On my way down to London last week, I popped into the Sheffield Hallam University’s BA Film & Media Production photography exhibition at the Workstation. The exhibition was fairly small, about a dozen students’ work on show. Most of it was pretty uninspiring: the occasional good idea was generally ruined by poor photography or printing: low-contrast, out-of-focus, overexposed prints were the norm. As Johnny Nice from the Fast Show would say “Black! Black! It’s all black!”
One woman had a nice idea (though doubtless done before, as I’m sure most of this stuff had been), exploring the interplay between text and images. She had put up a series of portraits, obviously people stopped in the street, and alongside each were three lines of text. There was no explanation of the text, but by viewing a few examples it was possible to get a rough idea what she had been asking people: “what makes you depressed”, “what is your favourite colour” and (not so sure about this one) “where were you most happy”. Photos OK though nothing special, but the accompanying word-game got your brain working and made you concentrate on what you were looking at. The result you thought more deeply about the subjects of the portraits than you would have if the information was presented more conventionally, without the need for you to fill in the gaps.
But the best exhibit (the only one worthy of a BA, in my opinion) was from Ben Bromby. His starting point was a quote from Volkov Lannit:
… the history of the appearance of outstanding works of art is mainly a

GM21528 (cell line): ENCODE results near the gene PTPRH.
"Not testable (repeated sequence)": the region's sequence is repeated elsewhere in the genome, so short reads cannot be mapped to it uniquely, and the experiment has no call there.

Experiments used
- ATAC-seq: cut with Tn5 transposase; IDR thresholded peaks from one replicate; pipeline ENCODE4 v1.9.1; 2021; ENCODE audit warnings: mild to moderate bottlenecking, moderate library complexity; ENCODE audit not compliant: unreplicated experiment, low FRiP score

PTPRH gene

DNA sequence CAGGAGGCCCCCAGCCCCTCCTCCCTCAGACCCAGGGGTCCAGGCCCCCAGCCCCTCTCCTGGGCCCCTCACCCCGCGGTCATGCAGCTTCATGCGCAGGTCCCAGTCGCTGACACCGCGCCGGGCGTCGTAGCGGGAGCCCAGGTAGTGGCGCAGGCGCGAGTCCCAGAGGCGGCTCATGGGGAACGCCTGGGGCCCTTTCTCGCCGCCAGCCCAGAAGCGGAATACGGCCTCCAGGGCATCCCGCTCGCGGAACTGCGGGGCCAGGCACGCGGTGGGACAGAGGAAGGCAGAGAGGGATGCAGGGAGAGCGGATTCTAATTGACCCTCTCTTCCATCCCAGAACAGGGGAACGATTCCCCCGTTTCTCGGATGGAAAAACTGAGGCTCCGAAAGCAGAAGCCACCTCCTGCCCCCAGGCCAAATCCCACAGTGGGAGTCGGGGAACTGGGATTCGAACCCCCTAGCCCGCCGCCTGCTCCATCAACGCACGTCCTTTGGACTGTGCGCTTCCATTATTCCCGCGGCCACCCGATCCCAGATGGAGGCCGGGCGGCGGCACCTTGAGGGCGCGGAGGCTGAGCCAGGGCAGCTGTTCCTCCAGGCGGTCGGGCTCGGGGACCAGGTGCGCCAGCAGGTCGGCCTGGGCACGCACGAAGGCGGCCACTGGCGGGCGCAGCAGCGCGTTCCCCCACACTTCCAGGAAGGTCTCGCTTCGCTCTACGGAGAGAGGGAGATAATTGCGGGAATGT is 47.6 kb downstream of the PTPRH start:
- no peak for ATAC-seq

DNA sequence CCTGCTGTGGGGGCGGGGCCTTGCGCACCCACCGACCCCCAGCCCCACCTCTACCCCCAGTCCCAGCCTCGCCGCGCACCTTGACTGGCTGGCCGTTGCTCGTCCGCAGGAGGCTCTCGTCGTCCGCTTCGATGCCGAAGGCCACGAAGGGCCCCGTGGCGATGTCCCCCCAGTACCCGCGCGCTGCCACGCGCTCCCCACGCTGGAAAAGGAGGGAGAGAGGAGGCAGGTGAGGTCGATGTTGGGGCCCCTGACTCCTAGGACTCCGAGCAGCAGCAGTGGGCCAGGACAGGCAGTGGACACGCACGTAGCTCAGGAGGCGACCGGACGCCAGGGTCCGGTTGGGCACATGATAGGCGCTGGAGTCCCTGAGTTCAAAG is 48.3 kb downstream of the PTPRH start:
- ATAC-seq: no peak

history of break-throughs in perspective and habitual composition schemes … that is, a history of the disruption of the automatism of visual perception … the manifestation of visual impressions is achieved through the use of ‘new viewpoints’
From this starting point, he had made a series of stuck-together photos, similar to the pasted-up 360-degrees panorama shots you sometimes see, complete with slight jumps in perspective and mis-matched edges. Except that each set of pictures formed a long vertical strip, at the centre of which was the ground at the photographer’s feet, with the space above and below representing either side, for example in one shot he was standing on a bridge and the adjacent shots took in the surface of the bridge, the short walls at either side, and then the stream flowing under it. Another was taken in an alleyway, so that the centre was the ground’s horizontal surface but above and below it swung up into the steep verticals of the walls on either side. Quite disorientating and, best of all, well photographed and beautifully printed. Unfortunately the accompanying sign’s poor punctuation and typography (and the inclusion of “my emphasis” at the end of the un-emphasised quote which makes me wonder whether it was perhaps lifted directly from this essay, which is where I tracked down my copy) spoiled the effect a little, but still in terms of the photography and the underlying idea it was great.